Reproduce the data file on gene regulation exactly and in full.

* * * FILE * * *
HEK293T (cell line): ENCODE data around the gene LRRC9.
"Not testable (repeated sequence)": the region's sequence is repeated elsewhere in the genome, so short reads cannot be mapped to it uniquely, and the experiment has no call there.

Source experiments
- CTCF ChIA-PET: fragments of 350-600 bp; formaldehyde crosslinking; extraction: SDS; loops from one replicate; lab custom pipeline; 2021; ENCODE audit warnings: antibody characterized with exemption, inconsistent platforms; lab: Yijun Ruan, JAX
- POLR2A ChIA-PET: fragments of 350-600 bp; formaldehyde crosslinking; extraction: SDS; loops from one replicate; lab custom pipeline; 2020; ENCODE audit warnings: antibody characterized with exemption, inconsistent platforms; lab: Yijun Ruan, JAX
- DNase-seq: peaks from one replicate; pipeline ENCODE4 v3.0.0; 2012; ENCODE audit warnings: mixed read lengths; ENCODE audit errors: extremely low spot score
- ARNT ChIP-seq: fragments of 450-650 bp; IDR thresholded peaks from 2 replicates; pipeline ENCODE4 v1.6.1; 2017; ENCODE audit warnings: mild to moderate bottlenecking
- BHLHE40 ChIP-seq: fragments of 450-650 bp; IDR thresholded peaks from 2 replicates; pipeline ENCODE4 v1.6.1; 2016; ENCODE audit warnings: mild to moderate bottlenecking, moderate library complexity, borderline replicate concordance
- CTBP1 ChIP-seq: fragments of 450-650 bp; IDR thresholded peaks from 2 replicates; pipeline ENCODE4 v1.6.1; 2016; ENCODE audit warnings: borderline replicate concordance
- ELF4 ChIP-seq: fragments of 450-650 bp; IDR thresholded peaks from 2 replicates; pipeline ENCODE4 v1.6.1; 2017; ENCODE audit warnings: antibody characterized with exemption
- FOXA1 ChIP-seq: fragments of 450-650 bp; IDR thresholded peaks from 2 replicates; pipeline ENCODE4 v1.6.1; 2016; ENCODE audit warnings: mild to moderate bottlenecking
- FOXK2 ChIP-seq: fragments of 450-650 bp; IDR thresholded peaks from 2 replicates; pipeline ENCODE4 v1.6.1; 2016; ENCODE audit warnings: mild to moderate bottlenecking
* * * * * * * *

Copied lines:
HEK293T (cell line): ENCODE data around the gene LRRC9.
"Not testable (repeated sequence)": the region's sequence is repeated elsewhere in the genome, so short reads cannot be mapped to it uniquely, and the experiment has no call there.

Source experiments
- CTCF ChIA-PET: fragments of 350-600 bp; formaldehyde crosslinking; extraction: SDS; loops from one replicate; lab custom pipeline; 2021; ENCODE audit warnings: antibody characterized with exemption, inconsistent platforms; lab: Yijun Ruan, JAX
- POLR2A ChIA-PET: fragments of 350-600 bp; formaldehyde crosslinking; extraction: SDS; loops from one replicate; lab custom pipeline; 2020; ENCODE audit warnings: antibody characterized with exemption, inconsistent platforms; lab: Yijun Ruan, JAX
- DNase-seq: peaks from one replicate; pipeline ENCODE4 v3.0.0; 2012; ENCODE audit warnings: mixed read lengths; ENCODE audit errors: extremely low spot score
- ARNT ChIP-seq: fragments of 450-650 bp; IDR thresholded peaks from 2 replicates; pipeline ENCODE4 v1.6.1; 2017; ENCODE audit warnings: mild to moderate bottlenecking
- BHLHE40 ChIP-seq: fragments of 450-650 bp; IDR thresholded peaks from 2 replicates; pipeline ENCODE4 v1.6.1; 2016; ENCODE audit warnings: mild to moderate bottlenecking, moderate library complexity, borderline replicate concordance
- CTBP1 ChIP-seq: fragments of 450-650 bp; IDR thresholded peaks from 2 replicates; pipeline ENCODE4 v1.6.1; 2016; ENCODE audit warnings: borderline replicate concordance
- ELF4 ChIP-seq: fragments of 450-650 bp; IDR thresholded peaks from 2 replicates; pipeline ENCODE4 v1.6.1; 2017; ENCODE audit warnings: antibody characterized with exemption
- FOXA1 ChIP-seq: fragments of 450-650 bp; IDR thresholded peaks from 2 replicates; pipeline ENCODE4 v1.6.1; 2016; ENCODE audit warnings: mild to moderate bottlenecking
- FOXK2 ChIP-seq: fragments of 450-650 bp; IDR thresholded peaks from 2 replicates; pipeline ENCODE4 v1.6.1; 2016; ENCODE audit warnings: mild to moderate bottlenecking